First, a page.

What is hepatitis B?

There are two types of hepatitis B infections: 
  • Acute infection: with this type of infection, adults usually recover and do not incur any other issues. 
  • Chronic infection: if the virus lasts inside of the blood for a period longer than 6 months. This type of infection is more common among infants and young children their immune systems are not as strong. This type of infection leads to an increased risk of liver cancer
Risk factors
  • Newborns that are born to infected mothers
  • Intravenous drug users 
  • Men who have sex with men 
  • Health care works who are exposed to bodily fluids 
  • Hemodialysis patients 
The disease is normally diagnosed through several methods: 
  • Blood tests are often done to examine the levels of specific enzymes.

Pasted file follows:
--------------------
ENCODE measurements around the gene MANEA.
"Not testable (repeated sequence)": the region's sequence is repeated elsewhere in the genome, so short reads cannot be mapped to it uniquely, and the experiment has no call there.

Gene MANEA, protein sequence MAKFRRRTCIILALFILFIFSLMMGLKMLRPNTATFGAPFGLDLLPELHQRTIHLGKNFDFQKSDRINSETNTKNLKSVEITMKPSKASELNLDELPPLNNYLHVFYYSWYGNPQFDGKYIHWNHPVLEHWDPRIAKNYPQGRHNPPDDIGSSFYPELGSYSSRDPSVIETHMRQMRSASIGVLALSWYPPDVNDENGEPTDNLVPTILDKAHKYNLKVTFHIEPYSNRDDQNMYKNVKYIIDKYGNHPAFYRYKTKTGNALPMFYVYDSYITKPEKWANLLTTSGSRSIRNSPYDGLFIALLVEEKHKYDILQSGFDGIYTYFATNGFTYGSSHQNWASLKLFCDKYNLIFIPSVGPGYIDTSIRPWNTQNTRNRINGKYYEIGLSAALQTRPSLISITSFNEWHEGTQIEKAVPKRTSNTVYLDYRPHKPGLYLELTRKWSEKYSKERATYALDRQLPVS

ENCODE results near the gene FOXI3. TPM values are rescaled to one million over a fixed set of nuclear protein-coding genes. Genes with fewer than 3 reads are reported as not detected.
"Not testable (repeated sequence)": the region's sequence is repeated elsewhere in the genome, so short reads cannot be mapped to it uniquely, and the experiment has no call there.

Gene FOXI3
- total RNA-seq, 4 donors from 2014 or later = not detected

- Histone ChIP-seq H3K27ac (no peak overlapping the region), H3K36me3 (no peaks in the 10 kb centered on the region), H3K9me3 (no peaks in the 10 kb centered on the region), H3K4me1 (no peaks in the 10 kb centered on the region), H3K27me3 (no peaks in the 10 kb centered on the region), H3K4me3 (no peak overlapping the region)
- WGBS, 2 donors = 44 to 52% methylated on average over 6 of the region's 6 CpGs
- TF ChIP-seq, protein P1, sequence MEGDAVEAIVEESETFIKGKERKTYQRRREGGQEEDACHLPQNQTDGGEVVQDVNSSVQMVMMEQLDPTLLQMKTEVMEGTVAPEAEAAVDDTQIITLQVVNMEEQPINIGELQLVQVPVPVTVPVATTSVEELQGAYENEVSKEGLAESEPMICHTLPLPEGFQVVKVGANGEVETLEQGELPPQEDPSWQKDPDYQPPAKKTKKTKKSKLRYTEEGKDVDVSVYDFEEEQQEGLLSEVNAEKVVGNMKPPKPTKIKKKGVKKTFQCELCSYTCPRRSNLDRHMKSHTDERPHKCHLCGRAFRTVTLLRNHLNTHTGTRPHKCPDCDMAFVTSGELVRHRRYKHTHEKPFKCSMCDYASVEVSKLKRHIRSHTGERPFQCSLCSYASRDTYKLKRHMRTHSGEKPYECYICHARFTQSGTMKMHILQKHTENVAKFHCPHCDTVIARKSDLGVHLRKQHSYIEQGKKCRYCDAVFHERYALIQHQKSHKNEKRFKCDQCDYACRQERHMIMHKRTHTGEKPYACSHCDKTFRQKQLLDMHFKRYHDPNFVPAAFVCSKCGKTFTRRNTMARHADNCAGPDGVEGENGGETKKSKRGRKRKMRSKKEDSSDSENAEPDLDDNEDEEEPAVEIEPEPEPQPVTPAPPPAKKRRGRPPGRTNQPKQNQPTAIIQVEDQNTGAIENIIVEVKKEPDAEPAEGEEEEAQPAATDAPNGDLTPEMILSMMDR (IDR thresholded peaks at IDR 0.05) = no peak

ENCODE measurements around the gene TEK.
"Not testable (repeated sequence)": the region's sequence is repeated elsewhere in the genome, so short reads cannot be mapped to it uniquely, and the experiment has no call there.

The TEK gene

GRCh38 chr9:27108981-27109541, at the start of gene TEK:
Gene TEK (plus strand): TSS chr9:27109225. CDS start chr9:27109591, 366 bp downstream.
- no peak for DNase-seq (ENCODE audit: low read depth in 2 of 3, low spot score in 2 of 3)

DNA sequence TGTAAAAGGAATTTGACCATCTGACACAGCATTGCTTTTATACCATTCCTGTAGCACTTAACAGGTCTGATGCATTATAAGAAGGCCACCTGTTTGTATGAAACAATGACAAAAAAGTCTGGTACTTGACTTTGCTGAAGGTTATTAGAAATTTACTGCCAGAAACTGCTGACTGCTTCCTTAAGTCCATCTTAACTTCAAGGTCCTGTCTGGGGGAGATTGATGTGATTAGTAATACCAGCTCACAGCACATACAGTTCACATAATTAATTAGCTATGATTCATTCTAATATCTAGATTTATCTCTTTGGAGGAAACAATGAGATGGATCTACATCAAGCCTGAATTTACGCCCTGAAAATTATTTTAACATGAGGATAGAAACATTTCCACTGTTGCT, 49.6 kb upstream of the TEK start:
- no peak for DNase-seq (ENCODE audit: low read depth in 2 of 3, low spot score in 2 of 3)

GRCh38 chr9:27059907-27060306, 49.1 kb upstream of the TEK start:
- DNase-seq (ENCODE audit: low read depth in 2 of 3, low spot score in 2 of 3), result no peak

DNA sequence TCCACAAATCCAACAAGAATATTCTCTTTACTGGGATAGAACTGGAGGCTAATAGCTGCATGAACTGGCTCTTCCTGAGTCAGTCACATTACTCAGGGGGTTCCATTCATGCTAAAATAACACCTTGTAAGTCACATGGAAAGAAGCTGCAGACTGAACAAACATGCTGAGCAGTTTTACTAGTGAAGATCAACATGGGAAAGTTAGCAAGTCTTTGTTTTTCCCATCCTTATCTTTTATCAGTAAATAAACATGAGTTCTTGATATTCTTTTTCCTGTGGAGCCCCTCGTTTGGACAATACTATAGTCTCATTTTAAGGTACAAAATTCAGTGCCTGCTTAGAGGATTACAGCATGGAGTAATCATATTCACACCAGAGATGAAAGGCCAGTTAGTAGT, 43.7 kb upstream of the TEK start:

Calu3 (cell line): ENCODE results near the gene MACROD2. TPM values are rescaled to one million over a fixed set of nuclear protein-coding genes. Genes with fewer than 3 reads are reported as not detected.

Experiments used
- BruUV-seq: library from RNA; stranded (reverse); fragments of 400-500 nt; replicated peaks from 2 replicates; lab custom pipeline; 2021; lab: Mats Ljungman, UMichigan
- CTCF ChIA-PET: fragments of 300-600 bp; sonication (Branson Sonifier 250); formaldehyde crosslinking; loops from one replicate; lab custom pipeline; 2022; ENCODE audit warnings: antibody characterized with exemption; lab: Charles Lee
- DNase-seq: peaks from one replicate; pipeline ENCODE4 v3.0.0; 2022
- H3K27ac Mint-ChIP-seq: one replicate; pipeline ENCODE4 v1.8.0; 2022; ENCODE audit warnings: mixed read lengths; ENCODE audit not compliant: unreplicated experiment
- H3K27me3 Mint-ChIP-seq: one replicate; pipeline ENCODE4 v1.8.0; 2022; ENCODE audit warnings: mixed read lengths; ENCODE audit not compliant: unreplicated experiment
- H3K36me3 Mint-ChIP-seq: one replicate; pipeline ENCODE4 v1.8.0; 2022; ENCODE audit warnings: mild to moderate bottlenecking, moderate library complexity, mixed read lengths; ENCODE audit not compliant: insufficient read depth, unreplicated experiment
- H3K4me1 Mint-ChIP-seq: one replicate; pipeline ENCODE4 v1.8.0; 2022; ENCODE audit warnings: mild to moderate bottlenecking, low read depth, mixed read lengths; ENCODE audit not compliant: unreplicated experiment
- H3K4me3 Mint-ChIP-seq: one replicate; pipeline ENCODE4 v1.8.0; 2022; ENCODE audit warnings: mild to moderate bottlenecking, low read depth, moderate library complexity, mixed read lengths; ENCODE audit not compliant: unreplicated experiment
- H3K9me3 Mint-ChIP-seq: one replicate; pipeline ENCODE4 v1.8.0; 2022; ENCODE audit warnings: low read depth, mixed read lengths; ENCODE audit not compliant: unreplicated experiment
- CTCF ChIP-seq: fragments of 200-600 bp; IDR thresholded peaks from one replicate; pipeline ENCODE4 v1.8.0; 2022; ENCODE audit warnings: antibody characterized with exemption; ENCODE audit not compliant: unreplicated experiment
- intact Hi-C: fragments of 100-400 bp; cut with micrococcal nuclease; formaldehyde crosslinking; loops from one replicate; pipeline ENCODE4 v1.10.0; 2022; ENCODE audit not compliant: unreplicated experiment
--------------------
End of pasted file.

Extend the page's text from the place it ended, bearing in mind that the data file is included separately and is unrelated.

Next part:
• Liver panel: a series of blood tests that are used to determine liver function.
  •  Imaging tests are used to examine the amount of scar tissue present. Scar tissue is a result of inflammation of the liver for an extended period of time. 
  • Liver biopsy may be done if the results of the other tests were inconclusive. A piece of liver tissue is removed to determine the amount of scar tissue. 
  • 3,218 cases in 2016
  • 90% of infants will develop chronic hepatitis B 
  • 1-5-year-olds have between a 25-50% chance of progressing towards chronic hepatitis B
  • 95% of adults that are infected fully recover
  • 850,000 have chronic hepatitis but this number may be as high as 2.2 million
  • 257 million individuals have chronic hepatitis B worldwide 
Hepatitis B about picture

  • "What You Need to Know About Hepatitis B." Johns Hopkins Medicine Health Library. Web 16 Jun 2018. 
  • "Hepatitis B." Mayo Clinic, Mayo Foundation for Medical Education and Research, 27 Oct. 2017. Web 16 Jun 2018. 
  • "Viral Hepatitis." Centers for Disease Control and Prevention, Centers for Disease Control and Prevention, 22 May 2018.Web 16 Jun 2016.



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